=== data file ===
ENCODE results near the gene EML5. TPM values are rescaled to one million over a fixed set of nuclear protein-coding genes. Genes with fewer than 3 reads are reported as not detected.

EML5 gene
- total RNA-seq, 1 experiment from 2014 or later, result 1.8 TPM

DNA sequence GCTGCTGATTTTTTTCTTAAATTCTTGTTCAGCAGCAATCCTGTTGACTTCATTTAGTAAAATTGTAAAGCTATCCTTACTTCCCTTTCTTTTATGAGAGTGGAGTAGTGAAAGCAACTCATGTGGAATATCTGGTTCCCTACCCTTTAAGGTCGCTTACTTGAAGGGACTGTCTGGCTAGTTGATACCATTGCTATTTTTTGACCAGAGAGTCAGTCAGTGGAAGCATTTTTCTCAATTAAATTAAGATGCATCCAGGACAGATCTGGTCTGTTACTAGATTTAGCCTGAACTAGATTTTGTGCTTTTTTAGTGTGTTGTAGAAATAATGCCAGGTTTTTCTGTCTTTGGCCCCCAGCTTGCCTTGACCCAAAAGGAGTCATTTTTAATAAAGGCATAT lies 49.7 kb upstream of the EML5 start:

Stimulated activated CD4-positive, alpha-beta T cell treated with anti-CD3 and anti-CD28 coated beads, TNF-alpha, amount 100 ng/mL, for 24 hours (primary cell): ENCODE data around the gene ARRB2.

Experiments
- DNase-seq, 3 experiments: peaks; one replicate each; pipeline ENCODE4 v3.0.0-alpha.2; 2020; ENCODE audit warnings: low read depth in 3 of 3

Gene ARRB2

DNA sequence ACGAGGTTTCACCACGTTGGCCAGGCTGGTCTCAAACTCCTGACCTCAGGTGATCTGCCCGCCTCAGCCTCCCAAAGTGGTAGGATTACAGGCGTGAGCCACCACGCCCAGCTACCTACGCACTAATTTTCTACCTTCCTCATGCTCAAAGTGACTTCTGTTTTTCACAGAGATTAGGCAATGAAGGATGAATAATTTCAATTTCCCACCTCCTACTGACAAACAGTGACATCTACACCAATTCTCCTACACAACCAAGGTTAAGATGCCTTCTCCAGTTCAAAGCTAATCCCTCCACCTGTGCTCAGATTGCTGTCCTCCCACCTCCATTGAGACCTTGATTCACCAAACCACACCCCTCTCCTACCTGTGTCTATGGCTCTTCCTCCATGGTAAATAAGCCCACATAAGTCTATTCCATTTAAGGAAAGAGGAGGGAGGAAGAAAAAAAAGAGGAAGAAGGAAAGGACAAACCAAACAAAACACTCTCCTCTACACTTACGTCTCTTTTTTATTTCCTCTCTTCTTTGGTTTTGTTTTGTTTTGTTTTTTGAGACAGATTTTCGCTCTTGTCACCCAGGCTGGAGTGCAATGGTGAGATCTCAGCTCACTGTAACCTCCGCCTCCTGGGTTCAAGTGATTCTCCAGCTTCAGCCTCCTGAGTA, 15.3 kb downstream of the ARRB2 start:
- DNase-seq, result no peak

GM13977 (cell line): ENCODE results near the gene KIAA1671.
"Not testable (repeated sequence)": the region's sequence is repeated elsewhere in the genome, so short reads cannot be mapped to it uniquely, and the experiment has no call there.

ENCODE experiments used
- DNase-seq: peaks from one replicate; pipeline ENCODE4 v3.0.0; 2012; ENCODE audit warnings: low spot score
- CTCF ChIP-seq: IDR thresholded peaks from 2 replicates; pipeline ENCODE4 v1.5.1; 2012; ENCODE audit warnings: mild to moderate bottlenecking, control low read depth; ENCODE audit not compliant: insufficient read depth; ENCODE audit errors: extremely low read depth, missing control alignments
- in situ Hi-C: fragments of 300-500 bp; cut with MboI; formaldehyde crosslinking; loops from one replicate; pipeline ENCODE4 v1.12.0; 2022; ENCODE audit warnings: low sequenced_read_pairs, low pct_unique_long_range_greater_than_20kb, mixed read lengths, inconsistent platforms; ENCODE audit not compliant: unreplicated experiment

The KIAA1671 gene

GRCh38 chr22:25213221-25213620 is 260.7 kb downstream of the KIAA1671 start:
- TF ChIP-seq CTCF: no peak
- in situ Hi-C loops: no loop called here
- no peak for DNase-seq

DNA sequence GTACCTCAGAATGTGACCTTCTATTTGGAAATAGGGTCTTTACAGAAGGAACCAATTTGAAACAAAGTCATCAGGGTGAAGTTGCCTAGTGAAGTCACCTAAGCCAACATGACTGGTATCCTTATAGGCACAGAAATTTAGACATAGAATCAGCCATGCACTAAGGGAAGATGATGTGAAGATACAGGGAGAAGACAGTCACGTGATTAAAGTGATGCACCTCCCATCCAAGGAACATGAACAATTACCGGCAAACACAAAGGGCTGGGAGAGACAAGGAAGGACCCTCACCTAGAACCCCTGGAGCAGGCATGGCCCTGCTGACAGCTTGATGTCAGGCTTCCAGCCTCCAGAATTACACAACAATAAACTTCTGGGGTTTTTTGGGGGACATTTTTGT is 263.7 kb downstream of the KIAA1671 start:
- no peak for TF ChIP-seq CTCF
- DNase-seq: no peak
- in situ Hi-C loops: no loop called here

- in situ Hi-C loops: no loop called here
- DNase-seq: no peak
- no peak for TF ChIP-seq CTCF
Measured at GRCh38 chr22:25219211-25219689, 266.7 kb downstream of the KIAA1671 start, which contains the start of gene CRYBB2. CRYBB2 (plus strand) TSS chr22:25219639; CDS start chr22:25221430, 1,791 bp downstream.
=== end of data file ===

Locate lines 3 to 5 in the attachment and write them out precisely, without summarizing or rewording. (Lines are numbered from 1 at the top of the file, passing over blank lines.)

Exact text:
- total RNA-seq, 1 experiment from 2014 or later, result 1.8 TPM

DNA sequence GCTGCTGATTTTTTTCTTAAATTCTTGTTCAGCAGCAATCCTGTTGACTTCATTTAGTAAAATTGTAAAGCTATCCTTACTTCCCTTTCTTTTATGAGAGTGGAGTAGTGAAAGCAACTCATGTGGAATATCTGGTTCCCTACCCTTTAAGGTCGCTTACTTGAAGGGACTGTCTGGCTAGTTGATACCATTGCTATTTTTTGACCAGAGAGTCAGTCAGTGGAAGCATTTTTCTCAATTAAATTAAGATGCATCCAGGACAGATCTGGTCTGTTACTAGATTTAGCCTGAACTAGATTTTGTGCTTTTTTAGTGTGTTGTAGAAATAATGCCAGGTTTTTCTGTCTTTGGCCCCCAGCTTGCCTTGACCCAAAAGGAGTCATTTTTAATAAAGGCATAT lies 49.7 kb upstream of the EML5 start:

Stimulated activated CD4-positive, alpha-beta T cell treated with anti-CD3 and anti-CD28 coated beads, TNF-alpha, amount 100 ng/mL, for 24 hours (primary cell): ENCODE data around the gene ARRB2.